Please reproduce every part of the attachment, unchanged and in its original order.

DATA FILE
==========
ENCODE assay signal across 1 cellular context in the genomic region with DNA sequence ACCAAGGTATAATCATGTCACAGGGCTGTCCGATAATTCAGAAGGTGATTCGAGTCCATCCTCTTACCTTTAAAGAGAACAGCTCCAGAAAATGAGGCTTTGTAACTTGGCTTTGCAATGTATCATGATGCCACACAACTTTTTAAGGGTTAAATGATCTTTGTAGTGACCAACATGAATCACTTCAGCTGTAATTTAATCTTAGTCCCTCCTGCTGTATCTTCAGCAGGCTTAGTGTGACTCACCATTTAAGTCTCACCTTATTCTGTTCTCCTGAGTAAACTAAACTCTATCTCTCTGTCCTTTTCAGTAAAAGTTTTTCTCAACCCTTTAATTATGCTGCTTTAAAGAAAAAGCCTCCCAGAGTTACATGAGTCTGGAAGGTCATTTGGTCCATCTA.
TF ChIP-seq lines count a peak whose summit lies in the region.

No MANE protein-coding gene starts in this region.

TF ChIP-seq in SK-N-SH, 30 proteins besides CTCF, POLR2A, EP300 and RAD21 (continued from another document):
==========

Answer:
ENCODE assay signal across 1 cellular context in the genomic region with DNA sequence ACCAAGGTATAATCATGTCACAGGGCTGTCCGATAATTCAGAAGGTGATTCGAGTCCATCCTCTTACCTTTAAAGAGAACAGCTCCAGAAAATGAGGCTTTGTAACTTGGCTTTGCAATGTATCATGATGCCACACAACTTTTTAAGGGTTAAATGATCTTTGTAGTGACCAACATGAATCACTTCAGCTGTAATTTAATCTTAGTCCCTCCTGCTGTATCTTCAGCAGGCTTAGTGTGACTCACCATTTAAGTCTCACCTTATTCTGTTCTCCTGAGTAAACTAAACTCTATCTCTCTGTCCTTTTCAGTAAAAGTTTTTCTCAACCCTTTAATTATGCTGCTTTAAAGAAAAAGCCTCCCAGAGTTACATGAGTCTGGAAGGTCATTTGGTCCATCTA.
TF ChIP-seq lines count a peak whose summit lies in the region.

No MANE protein-coding gene starts in this region.

TF ChIP-seq in SK-N-SH, 30 proteins besides CTCF, POLR2A, EP300 and RAD21 (continued from another document):